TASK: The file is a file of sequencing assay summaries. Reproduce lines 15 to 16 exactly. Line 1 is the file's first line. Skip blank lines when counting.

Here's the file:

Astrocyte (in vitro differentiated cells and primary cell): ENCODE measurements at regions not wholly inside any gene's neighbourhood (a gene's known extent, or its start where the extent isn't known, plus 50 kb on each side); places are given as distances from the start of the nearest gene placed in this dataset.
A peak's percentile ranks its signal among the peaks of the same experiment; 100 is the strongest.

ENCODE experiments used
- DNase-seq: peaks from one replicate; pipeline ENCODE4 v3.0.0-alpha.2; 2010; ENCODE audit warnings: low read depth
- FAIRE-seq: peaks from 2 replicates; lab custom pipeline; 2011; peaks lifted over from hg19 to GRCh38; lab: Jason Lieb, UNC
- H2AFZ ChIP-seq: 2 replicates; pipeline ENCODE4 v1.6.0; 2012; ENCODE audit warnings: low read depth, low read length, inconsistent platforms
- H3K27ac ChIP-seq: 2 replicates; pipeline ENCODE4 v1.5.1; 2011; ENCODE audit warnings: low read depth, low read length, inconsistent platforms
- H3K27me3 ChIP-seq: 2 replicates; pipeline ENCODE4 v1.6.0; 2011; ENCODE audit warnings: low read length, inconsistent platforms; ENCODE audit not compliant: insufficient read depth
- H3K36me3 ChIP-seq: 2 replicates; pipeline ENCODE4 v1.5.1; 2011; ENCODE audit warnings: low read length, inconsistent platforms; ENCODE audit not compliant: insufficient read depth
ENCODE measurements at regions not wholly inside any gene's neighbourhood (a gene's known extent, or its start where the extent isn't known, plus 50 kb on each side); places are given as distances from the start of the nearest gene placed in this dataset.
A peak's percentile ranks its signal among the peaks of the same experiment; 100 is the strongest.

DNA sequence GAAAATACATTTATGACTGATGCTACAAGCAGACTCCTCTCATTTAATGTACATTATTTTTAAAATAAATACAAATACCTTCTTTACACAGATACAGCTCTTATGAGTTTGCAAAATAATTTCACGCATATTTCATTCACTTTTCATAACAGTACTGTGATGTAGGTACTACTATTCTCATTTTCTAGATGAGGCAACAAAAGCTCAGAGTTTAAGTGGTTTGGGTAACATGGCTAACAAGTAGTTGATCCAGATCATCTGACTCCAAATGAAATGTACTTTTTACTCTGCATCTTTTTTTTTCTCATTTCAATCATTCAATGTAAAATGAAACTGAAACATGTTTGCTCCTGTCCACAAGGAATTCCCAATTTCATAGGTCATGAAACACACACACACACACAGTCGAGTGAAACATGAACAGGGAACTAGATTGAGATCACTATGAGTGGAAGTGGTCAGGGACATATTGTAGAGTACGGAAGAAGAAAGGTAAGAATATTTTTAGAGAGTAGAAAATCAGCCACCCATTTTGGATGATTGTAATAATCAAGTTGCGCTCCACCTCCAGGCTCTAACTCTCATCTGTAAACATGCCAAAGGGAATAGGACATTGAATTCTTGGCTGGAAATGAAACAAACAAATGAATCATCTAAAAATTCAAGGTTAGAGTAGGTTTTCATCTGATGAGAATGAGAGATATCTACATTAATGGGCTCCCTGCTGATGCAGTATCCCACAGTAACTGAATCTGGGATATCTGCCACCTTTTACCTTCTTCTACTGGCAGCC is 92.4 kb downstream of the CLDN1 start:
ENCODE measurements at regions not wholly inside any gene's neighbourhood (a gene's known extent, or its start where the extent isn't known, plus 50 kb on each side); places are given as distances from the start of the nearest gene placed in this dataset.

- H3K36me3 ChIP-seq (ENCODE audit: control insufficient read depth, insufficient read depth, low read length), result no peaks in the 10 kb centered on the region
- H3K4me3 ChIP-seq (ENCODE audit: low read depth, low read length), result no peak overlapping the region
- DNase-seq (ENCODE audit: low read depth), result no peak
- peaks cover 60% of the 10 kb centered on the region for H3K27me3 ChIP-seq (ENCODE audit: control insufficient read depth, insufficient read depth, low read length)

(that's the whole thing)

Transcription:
- H3K4me3 ChIP-seq (ENCODE audit: low read depth, low read length), result no peak overlapping the region
- DNase-seq (ENCODE audit: low read depth), result no peak